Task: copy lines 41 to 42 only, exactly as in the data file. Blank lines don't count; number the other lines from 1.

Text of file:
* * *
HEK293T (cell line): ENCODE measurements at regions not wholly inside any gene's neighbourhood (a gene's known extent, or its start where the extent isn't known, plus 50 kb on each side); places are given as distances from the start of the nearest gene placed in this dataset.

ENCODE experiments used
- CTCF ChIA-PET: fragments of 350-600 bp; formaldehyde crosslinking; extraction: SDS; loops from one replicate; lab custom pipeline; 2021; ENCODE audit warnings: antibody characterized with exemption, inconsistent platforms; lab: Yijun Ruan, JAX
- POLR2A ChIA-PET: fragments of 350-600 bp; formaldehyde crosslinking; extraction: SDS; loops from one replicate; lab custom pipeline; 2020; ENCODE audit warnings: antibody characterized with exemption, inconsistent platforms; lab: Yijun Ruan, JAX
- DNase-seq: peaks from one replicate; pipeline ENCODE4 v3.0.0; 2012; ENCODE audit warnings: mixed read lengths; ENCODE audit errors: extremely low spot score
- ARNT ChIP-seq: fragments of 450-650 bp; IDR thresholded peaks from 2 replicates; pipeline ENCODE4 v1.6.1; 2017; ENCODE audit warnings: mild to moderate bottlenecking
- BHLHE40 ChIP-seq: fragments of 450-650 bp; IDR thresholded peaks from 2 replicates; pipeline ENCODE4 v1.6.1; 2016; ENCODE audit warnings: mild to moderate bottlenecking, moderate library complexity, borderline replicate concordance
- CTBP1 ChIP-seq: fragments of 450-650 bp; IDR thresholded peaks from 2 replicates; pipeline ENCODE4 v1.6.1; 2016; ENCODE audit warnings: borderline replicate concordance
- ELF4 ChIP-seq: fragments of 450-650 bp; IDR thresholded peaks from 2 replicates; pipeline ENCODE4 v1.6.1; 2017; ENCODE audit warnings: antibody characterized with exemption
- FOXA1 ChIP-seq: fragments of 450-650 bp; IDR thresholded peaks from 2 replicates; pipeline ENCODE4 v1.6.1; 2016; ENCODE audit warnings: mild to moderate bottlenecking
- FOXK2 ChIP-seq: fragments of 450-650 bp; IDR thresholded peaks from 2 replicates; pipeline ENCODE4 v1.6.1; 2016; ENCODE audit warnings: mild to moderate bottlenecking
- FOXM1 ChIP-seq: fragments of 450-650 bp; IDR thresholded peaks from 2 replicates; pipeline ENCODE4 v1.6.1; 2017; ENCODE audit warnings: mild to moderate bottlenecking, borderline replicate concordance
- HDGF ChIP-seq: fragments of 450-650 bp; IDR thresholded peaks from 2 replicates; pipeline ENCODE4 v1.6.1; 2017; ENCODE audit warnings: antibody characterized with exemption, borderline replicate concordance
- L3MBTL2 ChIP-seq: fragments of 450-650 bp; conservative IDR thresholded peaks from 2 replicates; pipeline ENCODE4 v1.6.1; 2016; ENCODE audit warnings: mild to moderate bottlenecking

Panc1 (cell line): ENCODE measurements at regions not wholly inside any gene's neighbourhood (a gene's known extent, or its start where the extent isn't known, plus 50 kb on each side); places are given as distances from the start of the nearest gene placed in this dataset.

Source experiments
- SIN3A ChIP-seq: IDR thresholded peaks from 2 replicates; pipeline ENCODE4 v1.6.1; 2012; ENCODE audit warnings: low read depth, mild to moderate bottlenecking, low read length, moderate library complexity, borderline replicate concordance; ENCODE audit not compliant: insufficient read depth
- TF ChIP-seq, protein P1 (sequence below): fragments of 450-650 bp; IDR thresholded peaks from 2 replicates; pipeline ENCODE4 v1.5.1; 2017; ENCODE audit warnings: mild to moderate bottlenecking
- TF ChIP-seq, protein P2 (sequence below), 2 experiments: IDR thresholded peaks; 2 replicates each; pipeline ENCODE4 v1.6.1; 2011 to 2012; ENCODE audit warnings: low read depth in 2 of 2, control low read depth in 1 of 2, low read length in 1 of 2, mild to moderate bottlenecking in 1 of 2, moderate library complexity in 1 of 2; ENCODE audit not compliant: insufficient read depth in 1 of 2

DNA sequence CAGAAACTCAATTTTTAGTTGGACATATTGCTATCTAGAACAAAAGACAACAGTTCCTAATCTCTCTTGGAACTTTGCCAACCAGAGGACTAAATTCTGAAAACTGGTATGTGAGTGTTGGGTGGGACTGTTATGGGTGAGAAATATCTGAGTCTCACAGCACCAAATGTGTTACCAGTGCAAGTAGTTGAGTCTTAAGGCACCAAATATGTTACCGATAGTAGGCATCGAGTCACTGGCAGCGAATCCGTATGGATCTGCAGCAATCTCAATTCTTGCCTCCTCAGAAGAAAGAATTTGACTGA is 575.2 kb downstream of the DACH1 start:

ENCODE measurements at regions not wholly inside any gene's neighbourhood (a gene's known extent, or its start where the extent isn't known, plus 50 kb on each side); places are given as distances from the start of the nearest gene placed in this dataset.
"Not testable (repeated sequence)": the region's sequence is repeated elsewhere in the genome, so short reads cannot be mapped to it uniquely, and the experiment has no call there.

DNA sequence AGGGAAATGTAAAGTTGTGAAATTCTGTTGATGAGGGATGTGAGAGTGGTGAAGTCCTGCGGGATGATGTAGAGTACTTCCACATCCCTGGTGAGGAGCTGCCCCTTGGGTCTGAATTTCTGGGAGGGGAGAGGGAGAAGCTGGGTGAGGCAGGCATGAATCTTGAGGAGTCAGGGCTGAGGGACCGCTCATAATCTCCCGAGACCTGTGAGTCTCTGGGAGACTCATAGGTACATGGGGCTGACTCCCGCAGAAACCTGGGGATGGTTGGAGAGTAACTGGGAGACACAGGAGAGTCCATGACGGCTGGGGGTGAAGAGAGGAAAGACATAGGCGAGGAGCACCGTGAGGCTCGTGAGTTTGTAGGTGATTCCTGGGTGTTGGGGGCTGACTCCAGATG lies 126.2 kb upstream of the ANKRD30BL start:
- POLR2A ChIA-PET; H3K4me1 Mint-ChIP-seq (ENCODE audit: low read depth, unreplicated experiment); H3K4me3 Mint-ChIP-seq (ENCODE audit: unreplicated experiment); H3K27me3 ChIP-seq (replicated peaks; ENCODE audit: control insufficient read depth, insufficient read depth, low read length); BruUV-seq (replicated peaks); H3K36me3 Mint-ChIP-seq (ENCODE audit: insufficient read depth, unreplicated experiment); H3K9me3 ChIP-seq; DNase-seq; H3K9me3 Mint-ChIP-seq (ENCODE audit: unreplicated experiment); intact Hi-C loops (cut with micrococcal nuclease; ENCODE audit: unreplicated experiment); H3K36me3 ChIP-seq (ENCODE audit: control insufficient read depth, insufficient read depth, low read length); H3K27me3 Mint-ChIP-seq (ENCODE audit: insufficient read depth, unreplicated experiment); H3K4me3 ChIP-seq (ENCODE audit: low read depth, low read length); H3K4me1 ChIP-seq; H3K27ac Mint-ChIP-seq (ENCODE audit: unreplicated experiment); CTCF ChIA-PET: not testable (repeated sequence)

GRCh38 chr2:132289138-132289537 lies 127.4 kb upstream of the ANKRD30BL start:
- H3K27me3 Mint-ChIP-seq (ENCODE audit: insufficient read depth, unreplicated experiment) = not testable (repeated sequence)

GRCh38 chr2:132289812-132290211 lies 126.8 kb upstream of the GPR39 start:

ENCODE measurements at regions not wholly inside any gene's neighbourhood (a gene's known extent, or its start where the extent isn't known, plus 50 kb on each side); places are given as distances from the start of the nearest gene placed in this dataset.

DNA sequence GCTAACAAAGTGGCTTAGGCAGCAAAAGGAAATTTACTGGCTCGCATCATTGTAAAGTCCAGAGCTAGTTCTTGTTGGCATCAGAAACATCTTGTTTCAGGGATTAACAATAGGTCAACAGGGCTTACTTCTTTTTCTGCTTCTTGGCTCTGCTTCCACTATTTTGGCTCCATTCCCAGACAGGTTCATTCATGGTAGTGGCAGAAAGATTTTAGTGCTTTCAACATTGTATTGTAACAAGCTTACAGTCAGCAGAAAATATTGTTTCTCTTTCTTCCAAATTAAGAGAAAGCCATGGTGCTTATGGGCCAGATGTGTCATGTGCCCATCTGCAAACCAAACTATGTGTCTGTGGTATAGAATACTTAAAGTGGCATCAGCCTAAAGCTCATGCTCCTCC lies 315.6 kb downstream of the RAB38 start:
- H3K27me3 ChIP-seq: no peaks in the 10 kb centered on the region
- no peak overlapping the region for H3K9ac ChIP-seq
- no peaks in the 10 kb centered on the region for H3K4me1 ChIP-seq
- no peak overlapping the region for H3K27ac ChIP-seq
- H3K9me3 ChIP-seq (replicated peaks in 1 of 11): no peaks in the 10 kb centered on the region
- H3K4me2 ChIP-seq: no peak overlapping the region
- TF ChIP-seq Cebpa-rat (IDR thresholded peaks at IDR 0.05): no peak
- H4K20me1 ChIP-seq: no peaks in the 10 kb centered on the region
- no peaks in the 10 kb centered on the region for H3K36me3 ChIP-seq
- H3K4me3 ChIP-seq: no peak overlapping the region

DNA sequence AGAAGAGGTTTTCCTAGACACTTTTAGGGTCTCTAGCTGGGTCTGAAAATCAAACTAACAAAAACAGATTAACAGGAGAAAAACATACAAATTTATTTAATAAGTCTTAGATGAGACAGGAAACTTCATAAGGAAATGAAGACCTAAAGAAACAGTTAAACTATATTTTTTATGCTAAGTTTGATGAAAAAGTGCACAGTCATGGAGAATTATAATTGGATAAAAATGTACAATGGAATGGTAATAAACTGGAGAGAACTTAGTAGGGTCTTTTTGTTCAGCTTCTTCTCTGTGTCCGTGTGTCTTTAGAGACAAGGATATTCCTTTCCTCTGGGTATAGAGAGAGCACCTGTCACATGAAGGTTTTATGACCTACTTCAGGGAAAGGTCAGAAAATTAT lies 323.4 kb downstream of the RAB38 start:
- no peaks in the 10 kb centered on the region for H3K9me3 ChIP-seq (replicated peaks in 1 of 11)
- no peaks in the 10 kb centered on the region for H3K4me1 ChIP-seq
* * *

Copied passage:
- no peaks in the 10 kb centered on the region for H3K9me3 ChIP-seq (replicated peaks in 1 of 11)
- no peaks in the 10 kb centered on the region for H3K4me1 ChIP-seq